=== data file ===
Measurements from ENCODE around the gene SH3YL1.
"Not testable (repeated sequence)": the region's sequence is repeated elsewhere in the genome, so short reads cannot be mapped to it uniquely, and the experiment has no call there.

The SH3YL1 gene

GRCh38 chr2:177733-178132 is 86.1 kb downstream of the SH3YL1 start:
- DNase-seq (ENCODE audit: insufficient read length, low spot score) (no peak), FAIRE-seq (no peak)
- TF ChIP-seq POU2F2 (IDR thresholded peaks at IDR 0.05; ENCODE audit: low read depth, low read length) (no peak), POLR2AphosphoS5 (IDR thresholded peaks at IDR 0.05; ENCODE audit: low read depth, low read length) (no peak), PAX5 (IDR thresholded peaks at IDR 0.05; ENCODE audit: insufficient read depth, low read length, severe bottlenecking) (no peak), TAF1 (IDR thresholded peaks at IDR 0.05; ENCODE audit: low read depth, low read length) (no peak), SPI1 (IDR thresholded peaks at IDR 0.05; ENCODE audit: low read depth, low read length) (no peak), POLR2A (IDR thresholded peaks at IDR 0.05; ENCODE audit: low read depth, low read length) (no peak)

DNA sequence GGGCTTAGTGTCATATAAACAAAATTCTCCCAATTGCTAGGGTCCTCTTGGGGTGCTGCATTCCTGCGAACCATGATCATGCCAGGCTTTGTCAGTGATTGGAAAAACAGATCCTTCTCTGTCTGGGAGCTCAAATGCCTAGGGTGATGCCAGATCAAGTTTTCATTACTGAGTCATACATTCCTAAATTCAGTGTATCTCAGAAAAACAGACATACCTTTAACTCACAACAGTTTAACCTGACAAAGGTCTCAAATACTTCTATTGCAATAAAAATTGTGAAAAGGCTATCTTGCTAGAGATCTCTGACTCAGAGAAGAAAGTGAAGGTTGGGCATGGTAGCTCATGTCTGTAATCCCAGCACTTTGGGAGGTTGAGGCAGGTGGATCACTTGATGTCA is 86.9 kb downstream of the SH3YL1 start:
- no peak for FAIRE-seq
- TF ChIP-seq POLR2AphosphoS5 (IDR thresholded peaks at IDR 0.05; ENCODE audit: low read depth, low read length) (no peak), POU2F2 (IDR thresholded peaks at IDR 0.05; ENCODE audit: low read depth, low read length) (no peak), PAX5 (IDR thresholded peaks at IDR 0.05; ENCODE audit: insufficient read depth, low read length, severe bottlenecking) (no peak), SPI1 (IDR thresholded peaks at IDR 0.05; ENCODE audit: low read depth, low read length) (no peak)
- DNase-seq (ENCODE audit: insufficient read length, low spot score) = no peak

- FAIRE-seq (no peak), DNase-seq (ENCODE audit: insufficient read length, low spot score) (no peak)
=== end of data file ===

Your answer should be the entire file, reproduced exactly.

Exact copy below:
Measurements from ENCODE around the gene SH3YL1.
"Not testable (repeated sequence)": the region's sequence is repeated elsewhere in the genome, so short reads cannot be mapped to it uniquely, and the experiment has no call there.

The SH3YL1 gene

GRCh38 chr2:177733-178132 is 86.1 kb downstream of the SH3YL1 start:
- DNase-seq (ENCODE audit: insufficient read length, low spot score) (no peak), FAIRE-seq (no peak)
- TF ChIP-seq POU2F2 (IDR thresholded peaks at IDR 0.05; ENCODE audit: low read depth, low read length) (no peak), POLR2AphosphoS5 (IDR thresholded peaks at IDR 0.05; ENCODE audit: low read depth, low read length) (no peak), PAX5 (IDR thresholded peaks at IDR 0.05; ENCODE audit: insufficient read depth, low read length, severe bottlenecking) (no peak), TAF1 (IDR thresholded peaks at IDR 0.05; ENCODE audit: low read depth, low read length) (no peak), SPI1 (IDR thresholded peaks at IDR 0.05; ENCODE audit: low read depth, low read length) (no peak), POLR2A (IDR thresholded peaks at IDR 0.05; ENCODE audit: low read depth, low read length) (no peak)

DNA sequence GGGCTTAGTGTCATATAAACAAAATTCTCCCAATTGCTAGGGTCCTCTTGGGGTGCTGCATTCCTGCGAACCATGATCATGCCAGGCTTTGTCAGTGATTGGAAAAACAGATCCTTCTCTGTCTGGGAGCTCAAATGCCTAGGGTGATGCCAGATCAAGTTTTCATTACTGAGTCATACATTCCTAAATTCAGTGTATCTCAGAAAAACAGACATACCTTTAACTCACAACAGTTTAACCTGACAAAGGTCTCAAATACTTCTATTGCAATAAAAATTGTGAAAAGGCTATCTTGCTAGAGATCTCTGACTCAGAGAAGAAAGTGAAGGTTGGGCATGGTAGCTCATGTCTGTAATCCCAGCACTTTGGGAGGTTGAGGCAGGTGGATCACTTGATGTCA is 86.9 kb downstream of the SH3YL1 start:
- no peak for FAIRE-seq
- TF ChIP-seq POLR2AphosphoS5 (IDR thresholded peaks at IDR 0.05; ENCODE audit: low read depth, low read length) (no peak), POU2F2 (IDR thresholded peaks at IDR 0.05; ENCODE audit: low read depth, low read length) (no peak), PAX5 (IDR thresholded peaks at IDR 0.05; ENCODE audit: insufficient read depth, low read length, severe bottlenecking) (no peak), SPI1 (IDR thresholded peaks at IDR 0.05; ENCODE audit: low read depth, low read length) (no peak)
- DNase-seq (ENCODE audit: insufficient read length, low spot score) = no peak

- FAIRE-seq (no peak), DNase-seq (ENCODE audit: insufficient read length, low spot score) (no peak)